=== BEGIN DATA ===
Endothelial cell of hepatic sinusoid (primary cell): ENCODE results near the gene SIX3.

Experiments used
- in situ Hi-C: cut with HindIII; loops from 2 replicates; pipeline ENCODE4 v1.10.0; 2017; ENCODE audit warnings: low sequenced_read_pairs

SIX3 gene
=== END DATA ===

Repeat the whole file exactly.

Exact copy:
Endothelial cell of hepatic sinusoid (primary cell): ENCODE results near the gene SIX3.

Experiments used
- in situ Hi-C: cut with HindIII; loops from 2 replicates; pipeline ENCODE4 v1.10.0; 2017; ENCODE audit warnings: low sequenced_read_pairs

SIX3 gene